Sew Simple By Vicki Farmer Ellis - The Buffalo News

Share this article

print logo

Sew Simple By Vicki Farmer Ellis

Dear Vicki: I would like more suggestions for my kids to sew. They have had fun this summer with a little sewing and are ready for more. What other fun things can you think of? They have made pj pants, pillows and shorts. So we need new suggestions. Thanks for helping me to inspire them. – Vi Hotze.

Dear Vi: Who doesn’t love purses and bags?

McCall’s 6997 has a very exciting group of bags. I feel sure your little stitchers would like to make some of these. They will solidify their skills and have fun doing it. That said, it would also be good to encourage them to make another pair of pj’s on their own, maybe a flannel pair, just to see if they can do it without so much help.


Dear Readers: Here are the instructions for one of the most amazing techniques I have seen in a long time. It is a way to make 1/4- to 1/2-inch hems for chiffons and other lightweight fabrics – something most of us have had to do. This will save you if you have prom or bridesmaid dresses to hem.

First you need Ban-Rol waistband interfacing. Trim one of the woven edges off and then unravel the lengthwise fibers for 1/4 inch, or whatever the size of hem you desire. The Ban-Rol can be in short pieces that you can overlap or butt up against one another to get around the hem. The Ban-Rol interfacing looks like a little comb; lay the comb up against the cut edge of your dress and stitch right along the base edge of the little projections. I hope you can picture this. Now carefully fold the fabric up and over the interfacing. You might want to press now to make the fabric behave. Your hem should now be formed. Top-stitch right along the edge of the fold. Lastly, just gently pull the Ban-Rol away from the hem and smile at this wonderful hem! One of our wonderful customers at my store showed us this amazing technique.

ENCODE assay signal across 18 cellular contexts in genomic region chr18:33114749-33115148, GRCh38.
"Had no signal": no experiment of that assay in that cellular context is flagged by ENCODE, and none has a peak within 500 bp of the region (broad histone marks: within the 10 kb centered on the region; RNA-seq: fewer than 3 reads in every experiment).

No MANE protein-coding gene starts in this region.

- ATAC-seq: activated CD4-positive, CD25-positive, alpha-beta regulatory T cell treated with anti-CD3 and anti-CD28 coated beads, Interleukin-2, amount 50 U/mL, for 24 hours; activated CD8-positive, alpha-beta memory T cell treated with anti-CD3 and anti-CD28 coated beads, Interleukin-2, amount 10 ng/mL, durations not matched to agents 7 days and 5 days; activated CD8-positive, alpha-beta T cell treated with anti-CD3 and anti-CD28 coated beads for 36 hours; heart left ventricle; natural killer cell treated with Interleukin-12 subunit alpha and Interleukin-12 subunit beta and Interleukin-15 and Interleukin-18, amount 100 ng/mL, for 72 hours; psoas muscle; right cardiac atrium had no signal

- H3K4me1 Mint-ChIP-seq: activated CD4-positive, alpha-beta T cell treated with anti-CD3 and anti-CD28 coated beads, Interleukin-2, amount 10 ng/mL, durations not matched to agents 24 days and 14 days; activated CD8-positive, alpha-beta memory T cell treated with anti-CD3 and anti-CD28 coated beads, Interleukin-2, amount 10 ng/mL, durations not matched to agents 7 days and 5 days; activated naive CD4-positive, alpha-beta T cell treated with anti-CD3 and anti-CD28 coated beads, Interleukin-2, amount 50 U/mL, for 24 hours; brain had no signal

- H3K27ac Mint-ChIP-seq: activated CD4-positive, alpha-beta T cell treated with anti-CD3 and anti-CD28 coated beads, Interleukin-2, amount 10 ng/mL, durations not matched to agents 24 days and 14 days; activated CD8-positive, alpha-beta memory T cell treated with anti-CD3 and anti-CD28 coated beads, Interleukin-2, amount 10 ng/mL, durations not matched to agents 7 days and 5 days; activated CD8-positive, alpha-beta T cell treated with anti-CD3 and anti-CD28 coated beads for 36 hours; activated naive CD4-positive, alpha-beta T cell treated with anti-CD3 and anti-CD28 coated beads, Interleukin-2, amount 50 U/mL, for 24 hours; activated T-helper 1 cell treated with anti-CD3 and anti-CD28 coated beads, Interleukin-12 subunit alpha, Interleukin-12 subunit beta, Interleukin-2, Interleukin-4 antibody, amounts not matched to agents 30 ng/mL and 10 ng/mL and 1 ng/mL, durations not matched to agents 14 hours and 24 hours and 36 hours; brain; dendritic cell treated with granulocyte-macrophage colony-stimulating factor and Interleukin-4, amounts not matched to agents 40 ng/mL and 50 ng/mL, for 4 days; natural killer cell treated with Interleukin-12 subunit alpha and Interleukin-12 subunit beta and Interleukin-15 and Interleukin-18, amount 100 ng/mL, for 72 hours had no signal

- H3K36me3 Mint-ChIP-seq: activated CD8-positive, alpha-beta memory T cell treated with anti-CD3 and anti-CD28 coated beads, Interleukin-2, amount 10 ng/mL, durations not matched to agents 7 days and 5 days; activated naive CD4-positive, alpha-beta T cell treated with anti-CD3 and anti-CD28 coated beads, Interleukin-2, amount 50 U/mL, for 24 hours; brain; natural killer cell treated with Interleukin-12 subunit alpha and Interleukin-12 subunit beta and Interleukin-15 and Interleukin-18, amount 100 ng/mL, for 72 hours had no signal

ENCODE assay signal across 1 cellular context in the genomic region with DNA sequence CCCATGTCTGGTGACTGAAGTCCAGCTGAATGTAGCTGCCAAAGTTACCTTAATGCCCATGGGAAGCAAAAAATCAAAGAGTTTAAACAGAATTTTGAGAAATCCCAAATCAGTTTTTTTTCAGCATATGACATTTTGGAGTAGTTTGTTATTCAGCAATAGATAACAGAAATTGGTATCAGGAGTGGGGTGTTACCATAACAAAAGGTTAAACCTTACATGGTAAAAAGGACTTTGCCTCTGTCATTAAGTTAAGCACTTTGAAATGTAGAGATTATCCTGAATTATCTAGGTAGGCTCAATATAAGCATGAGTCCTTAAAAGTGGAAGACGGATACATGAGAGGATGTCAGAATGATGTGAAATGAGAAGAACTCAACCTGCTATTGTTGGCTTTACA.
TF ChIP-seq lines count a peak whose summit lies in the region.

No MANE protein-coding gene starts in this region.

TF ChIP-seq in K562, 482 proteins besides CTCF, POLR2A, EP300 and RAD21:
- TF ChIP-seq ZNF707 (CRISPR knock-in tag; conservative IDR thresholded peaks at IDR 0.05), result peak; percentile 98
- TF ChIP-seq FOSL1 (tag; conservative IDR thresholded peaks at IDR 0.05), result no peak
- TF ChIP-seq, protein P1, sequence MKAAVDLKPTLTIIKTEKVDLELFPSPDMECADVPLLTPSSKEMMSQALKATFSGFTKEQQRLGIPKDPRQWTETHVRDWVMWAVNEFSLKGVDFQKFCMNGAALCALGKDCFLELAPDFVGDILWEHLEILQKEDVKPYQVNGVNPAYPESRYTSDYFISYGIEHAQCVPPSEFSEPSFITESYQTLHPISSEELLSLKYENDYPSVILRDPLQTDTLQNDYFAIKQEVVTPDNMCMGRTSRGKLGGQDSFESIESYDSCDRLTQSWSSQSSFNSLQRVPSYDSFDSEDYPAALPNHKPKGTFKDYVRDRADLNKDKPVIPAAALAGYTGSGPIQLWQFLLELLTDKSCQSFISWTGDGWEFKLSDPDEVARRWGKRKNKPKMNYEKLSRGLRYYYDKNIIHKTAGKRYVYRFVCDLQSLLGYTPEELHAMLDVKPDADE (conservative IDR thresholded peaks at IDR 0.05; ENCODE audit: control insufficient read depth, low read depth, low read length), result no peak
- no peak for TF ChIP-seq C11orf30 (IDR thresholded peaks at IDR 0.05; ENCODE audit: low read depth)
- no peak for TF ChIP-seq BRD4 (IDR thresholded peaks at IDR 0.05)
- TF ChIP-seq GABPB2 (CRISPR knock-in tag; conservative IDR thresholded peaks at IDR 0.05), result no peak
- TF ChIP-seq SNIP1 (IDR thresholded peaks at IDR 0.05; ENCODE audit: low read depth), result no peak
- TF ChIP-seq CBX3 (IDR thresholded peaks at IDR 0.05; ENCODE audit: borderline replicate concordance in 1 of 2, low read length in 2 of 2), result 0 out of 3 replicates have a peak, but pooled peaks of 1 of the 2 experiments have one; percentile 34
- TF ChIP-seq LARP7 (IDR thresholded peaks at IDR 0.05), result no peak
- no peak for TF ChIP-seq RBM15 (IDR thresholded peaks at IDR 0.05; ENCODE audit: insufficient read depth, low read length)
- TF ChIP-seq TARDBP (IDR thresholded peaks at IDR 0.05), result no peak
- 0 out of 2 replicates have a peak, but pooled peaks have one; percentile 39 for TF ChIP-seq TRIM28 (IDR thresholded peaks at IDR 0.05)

This week’s reader’s tip is from Deborah Bryant, of Rutherford, Calif.

She writes: “I often need to mend torn pockets on my boys’ pants. I hit upon the idea of putting twill tape on the inside of their pants and then stitching through the pockets and the twill tape so everything is reinforced before it is torn! It works really well – at least I think so, because they don’t rip off anymore.”


There are no comments - be the first to comment